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Orvella throws 58 pitches

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RaysAllTheWay said it best over on Scout.com: "I guess he wanted the rest of the pen well rested for the All-Star game."

That's about the only explanation there can be for Lou Piniella leaving Orvella in there to throw 58 pitches in 3.2 innings. In his minor league career he made 71 appearances for a total of 109 innings. Considering the way he pitched I imagine there weren't many games where he got pulled before getting three outs so we can safely assume that he only pitched 38 or so innings beyond the single inning per appearance. How many of those outings do you think lasted four innings? I can't imagine that any did. I'd be surprised if there were more than two three inning games. Anyway, the point of all that was to show that Orvella has always been a short reliever and is in no way used to pitching for that long; today's game included, his average pitches per appearance in the majors so far is only 26, less than half what he threw today.

Why is this such a bad idea? Well, for one thing it's abusing his arm. I'm not as worried about pitch counts as some but there are reasonable limits to what pitchers should be asked to do and today went well beyond that. This kind of thing can lead to injury. Will it this time? No, probably not, but if Lou thought it was a good idea once there's the chance that he might decide to do it again. Besides, why would you risk it? This is a last place team about to get three days off to rest the bullpen, the last thing you should consider doing for any reason is taking unnecessary risks with young pitchers!

The other part was rather obvious in the 7th inning when he went from dominant to giving up three runs. As noted above, Orvella has always been a short reliever; if he's used to only throwing a couple innings at a time then it should be expected that having him do more is likely to result in reduced effectiveness. Let's look at the results of each inning, as well as the pitcher breakdown of each batter.

3rd

Flyout (1 S, 0 B)

1 total pitch (1 strike)

4th

Groundout (3 S, 2 B)
Groundout (1 S, 0 B)
Groundout (1 S, 1 B)

9 total pitches (6 strikes, 3 balls)

5th

Strikeout (3 S, 0 B)
Flyout (1 S, 0 B)
Flyout (5 S, 1 B)

19 total pitches (15 strikes, 4 balls)

6th

Strikeout (7 S, 1 B)
Strikeout (3 S, 0 B)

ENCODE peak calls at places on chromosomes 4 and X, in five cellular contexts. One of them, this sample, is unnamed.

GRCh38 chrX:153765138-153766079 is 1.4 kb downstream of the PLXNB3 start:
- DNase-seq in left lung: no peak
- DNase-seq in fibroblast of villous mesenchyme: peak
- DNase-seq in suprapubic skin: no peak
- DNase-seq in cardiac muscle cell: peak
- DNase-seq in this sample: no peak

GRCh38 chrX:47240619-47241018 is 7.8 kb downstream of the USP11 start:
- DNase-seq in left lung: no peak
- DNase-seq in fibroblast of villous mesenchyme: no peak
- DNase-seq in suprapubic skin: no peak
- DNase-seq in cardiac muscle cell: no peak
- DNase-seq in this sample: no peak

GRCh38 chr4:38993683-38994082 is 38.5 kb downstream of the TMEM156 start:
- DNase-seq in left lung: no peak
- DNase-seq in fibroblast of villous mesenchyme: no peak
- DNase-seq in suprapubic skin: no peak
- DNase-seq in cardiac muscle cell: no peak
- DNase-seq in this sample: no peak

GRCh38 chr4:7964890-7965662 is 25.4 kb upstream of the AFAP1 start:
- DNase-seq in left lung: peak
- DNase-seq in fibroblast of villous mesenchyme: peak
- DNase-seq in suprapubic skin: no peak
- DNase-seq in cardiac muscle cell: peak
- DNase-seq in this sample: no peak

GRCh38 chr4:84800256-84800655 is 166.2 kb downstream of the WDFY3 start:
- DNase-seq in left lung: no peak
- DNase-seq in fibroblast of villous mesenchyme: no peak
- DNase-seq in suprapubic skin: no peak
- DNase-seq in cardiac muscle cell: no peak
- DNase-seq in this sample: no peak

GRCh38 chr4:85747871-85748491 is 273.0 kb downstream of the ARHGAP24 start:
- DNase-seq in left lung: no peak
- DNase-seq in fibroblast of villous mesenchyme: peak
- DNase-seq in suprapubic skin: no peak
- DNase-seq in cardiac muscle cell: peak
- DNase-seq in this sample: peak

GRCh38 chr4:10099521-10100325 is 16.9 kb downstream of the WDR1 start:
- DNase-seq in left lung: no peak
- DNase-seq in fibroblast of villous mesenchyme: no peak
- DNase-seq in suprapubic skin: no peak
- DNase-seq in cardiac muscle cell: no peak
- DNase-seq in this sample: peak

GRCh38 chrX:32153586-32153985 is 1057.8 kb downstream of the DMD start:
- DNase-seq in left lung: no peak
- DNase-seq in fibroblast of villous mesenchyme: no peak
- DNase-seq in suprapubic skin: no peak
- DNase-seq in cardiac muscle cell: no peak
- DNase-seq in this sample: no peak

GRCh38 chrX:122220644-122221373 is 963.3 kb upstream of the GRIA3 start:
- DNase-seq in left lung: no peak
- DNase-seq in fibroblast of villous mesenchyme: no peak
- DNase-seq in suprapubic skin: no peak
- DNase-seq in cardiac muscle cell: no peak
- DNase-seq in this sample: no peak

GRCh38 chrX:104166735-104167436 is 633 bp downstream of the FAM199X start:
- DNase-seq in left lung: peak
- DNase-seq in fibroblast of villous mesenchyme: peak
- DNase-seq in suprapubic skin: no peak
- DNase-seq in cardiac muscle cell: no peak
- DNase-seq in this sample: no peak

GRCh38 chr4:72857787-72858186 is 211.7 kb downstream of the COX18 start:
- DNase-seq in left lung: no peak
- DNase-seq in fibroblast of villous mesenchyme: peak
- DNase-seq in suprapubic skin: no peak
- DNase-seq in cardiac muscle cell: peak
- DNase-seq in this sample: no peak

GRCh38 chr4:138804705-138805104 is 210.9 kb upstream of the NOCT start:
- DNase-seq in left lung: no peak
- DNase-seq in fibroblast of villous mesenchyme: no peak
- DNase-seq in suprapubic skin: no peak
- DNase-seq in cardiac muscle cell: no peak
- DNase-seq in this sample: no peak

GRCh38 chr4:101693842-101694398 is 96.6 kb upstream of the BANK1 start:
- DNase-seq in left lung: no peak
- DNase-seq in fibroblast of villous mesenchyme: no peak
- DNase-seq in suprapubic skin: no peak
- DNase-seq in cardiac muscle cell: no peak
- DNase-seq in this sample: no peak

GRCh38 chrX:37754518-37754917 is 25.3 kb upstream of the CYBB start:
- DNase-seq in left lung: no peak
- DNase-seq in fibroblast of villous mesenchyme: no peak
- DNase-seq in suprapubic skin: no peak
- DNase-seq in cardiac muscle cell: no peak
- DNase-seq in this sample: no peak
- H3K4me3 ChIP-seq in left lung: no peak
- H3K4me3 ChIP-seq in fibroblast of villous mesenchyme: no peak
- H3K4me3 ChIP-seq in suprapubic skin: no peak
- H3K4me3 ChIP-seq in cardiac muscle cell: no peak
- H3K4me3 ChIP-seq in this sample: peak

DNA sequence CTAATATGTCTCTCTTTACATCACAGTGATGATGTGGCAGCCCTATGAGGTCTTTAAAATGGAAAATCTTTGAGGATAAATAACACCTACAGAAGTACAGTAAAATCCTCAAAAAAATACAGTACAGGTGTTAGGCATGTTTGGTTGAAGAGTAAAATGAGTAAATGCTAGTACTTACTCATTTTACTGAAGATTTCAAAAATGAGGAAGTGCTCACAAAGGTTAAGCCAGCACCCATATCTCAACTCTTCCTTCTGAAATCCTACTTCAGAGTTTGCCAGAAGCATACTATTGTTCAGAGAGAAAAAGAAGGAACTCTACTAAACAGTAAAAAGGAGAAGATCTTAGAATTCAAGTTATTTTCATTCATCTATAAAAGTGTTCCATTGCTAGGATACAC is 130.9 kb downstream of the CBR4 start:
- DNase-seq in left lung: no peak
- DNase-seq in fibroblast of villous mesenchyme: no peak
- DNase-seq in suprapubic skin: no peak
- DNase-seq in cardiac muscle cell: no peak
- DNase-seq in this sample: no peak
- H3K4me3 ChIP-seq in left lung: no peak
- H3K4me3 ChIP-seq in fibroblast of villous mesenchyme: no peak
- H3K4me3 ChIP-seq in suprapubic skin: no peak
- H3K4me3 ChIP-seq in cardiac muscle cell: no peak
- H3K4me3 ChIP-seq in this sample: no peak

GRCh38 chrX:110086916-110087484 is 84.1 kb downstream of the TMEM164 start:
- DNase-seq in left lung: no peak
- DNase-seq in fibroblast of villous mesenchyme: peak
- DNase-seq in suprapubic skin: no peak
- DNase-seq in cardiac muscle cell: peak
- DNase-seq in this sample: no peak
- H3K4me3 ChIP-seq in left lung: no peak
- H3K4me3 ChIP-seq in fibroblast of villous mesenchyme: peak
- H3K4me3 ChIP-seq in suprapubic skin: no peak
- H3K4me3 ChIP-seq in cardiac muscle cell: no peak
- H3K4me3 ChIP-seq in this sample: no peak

Double (3 S, 0 B)
Strikeout (3 S, 0 B)

36 total pitches (31 strikes, 5 balls)

7th

Strikeout (3 S, 0 B)
Single (1 S, 0 B)
Walk (5 S, 4 B)
Double (2 S, 0 B)
Single (4 S, 3 B)

58 total pitches (46 strikes, 12 balls)

One of these innings is not like the others...

Orvella would have been best served getting pulled after the sixth, working 3.1 innings and throwing a little under 40 pitches. Sure he was pitching great but he was reaching inning and pitch count territory he wasn't accustomed to. I can understand leaving him in though after he struck out the side, and he did strike out the first batter of the next inning. The bullpen should have been up though because of how far he had gone already. Next he gave up a single, no big deal but often when a pitcher is reaching his upper workload limits like that you pull him once he allows a baserunner. Everything was ok though until the next batter.

He walked him. Walks happen but this wasn't a normal walk. Before that plate appearance Orvella had thrown 40 pitches, all but 5! within the strike zone. He was absolutely pounding the strike zone but then he threw four out of it to a single batter. Shouldn't this have set off huge neon warning signs in the dugout that he was tiring? Considering that he was closing in on four innings and was at almost 50 pitches shouldn't there have been somebody ready in the bullpen to come in at a sign of trouble like this?

There wasn't though and he gave up two consecutive hits, allowing two runs to score and setting things up for the third after Carter came in. Sure, it could be coincidence, but it looks an awful lot like he starting to tire and wasn't fooling the hitters as well.

Am I going overboard in criticizing a single decision like this? Possibly, but judging by the responses from fans elsewhere I'm far from alone in being seriously pissed off about this. Not only did this partly ruin what was by far Orvella's best major league game, the first one where he looked like the dominating strike thrower from the minors, it exposed him to completely unnecessary risk to his pitching arm.